internal systems and operations in a manner not previously assessed,

    provides registrants with an additional method of understanding the

    risk inherent in their day-to-day businesses.

    5. Other Public Interest Considerations

    The Commission has not identified any other public interest

    considerations impacted by the registration of additional CPOs and CTAs

    as a result of these regulations.

    3. Data Collection

    In these final rules, the Commission is enacting new Sec. 4.27,

    which requires CPOs and CTAs to report certain

    [[Page 11281]]

    information to the Commission on forms CPO-PQR and CTA-PR,

    respectively. The forms, reporting thresholds, and filing deadlines are

    further detailed in section II.F of this release.

    a. Benefits of Data Collection

    The Commission expects that the data collected from forms CPO-PQR

    and CTA-PR will increase the amount and quality of information

    available to the Commission regarding a previously opaque area of

    investment activity. Entities that are required to file all three

    schedules of the forms are large enough to have, potentially, a great

    impact on derivatives markets should such entities default, whereas

    smaller entities are required to file only basic demographic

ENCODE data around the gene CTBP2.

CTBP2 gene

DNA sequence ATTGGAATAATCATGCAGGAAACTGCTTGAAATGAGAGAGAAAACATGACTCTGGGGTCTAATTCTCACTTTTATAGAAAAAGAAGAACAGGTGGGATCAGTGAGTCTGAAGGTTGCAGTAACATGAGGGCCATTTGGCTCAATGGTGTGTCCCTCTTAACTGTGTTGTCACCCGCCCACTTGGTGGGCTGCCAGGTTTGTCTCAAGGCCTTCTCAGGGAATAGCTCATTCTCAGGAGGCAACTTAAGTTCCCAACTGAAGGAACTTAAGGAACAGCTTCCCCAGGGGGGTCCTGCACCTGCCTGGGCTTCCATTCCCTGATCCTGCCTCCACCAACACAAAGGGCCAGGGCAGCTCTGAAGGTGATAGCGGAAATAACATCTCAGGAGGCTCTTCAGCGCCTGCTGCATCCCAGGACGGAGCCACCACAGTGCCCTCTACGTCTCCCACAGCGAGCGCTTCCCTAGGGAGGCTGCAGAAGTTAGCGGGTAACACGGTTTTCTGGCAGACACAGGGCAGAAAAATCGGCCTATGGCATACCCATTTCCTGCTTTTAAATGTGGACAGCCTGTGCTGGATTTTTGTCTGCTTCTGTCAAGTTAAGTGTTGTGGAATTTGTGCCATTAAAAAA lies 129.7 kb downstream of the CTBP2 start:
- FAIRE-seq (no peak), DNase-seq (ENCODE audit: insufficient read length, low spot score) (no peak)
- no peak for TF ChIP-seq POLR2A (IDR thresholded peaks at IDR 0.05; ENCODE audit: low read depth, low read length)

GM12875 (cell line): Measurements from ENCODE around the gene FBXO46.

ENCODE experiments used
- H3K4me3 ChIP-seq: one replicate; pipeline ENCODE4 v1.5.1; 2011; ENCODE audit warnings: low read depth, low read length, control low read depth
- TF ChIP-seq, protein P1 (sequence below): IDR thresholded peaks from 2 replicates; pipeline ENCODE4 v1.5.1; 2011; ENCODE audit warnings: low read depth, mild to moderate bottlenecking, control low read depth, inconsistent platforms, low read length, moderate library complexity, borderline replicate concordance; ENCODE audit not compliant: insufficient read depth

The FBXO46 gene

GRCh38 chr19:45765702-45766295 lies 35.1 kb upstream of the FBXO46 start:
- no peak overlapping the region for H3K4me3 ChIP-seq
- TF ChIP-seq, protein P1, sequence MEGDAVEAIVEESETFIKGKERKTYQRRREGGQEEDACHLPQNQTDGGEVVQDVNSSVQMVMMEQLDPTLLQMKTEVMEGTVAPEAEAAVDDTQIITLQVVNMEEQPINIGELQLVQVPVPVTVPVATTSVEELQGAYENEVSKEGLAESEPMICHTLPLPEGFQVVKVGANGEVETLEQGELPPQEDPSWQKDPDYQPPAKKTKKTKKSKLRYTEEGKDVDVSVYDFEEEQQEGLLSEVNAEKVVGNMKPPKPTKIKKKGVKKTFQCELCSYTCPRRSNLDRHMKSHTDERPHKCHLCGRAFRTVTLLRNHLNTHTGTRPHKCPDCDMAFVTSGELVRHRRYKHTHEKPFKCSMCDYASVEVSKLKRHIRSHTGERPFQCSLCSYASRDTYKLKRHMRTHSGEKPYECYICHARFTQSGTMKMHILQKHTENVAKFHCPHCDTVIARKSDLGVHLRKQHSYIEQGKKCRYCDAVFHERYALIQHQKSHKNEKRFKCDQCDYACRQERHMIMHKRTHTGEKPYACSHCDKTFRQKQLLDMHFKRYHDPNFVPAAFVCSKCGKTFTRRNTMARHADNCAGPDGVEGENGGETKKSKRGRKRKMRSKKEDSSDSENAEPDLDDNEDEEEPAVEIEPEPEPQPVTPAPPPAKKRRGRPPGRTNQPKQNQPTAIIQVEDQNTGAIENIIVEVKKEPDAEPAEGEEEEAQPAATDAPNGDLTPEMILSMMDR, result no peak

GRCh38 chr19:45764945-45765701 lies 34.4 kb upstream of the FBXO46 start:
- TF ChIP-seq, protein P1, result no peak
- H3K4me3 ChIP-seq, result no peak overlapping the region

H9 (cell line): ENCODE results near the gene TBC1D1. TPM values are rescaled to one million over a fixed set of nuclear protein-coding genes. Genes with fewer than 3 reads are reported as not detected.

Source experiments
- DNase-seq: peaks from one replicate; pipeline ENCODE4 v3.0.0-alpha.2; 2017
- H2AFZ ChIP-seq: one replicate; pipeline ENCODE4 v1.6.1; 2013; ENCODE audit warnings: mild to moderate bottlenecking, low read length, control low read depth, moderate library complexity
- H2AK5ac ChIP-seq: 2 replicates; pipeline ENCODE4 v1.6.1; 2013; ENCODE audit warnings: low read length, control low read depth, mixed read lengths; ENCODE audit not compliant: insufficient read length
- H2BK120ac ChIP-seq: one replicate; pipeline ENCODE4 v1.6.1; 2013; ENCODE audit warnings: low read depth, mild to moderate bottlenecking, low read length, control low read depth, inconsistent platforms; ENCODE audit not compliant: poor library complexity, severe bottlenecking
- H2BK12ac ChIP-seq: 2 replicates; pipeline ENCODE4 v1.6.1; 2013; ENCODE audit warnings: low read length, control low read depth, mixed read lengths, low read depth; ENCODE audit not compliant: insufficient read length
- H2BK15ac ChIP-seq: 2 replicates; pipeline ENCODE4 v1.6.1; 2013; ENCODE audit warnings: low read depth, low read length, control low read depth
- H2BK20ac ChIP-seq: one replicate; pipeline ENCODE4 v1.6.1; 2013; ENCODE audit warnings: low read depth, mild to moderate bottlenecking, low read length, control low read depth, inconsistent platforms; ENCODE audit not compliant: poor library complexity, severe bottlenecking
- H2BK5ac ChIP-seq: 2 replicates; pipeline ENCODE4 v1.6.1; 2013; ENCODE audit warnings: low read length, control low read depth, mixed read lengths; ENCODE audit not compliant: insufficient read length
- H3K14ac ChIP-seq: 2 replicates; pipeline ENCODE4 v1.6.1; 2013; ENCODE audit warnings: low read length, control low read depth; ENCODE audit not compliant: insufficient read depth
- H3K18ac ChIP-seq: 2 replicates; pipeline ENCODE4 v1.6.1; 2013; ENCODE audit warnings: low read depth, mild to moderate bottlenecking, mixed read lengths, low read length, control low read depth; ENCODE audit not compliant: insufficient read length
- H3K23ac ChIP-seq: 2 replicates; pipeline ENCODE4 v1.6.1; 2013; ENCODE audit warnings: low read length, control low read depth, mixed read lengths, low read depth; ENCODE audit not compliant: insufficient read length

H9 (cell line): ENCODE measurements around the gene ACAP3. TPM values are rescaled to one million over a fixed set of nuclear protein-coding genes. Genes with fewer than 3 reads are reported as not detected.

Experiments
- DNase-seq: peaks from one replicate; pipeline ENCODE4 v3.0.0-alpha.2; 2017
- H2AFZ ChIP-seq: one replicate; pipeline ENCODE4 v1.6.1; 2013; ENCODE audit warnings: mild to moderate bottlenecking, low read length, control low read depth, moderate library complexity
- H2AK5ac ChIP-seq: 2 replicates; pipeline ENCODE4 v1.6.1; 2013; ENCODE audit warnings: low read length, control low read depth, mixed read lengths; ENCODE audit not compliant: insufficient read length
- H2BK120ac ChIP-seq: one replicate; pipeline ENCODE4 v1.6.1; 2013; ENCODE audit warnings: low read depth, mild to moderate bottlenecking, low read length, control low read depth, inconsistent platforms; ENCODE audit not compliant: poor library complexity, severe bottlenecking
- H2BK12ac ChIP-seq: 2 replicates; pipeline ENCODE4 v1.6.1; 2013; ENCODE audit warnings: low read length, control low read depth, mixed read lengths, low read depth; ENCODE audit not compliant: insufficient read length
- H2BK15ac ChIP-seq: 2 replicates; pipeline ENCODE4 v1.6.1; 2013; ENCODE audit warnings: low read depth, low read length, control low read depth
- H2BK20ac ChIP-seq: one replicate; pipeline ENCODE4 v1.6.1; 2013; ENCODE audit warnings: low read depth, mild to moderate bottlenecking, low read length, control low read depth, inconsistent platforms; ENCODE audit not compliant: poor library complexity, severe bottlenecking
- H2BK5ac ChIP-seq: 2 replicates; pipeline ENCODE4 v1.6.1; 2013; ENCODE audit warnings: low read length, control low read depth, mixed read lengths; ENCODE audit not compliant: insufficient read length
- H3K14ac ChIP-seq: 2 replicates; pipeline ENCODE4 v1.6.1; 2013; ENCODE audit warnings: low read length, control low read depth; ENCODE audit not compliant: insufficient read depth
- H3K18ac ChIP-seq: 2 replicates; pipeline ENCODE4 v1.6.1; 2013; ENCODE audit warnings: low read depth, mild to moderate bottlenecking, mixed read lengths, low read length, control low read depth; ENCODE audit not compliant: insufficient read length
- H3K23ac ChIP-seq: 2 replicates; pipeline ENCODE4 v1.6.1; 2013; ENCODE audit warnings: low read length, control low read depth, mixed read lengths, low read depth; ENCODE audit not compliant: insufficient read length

information. Because the data currently available to the Commission

    regarding CPOs and CTAs is limited in scope, the Commission does not

    have complete information as to who is transacting in derivatives

    markets. With the additional information that the Commission will have

    as a result of the new requirements under Sec. 4.27, the Commission

    will be able to tailor its regulations to the needs of, and risks posed

    by, entities in the market, and to protect investors and the general

    public from potentially negative or overly risky behavior.

    The Dodd-Frank Act charged the Commission, as a member of FSOC and

    as a financial regulatory agency, with mitigating risks that may impact

    the financial stability of the United States. The Commission is

    dedicated to assisting FSOC in that goal, and these final regulations

    are essential for the Commission to be able to fulfill that role

    effectively because the Commission cannot protect against risks of

    which it is not aware. By creating a reporting regime that makes the

    operations of commodity pools more transparent to the Commission, the

    Commission is better able to identify and address potential threats.

    The total benefit of risk mitigation as it pertains to the overall

    financial stability of the United States is not quantifiable, but it is

    significant insofar as the Commission may be able to use this data to

    prevent further future shocks to the U.S. financial system.

    b. Costs of Data Collection

    The Commission has not identified costs of data collection that are

    not associated with an information collection subject to the PRA. These

    costs therefore have been accounted for in the PRA section of this

    rulemaking and the information collection requests filed with OMB, as

    required by the PRA.

    c. Section 15(a) Determination

    This section analyzes the data collection rules according to the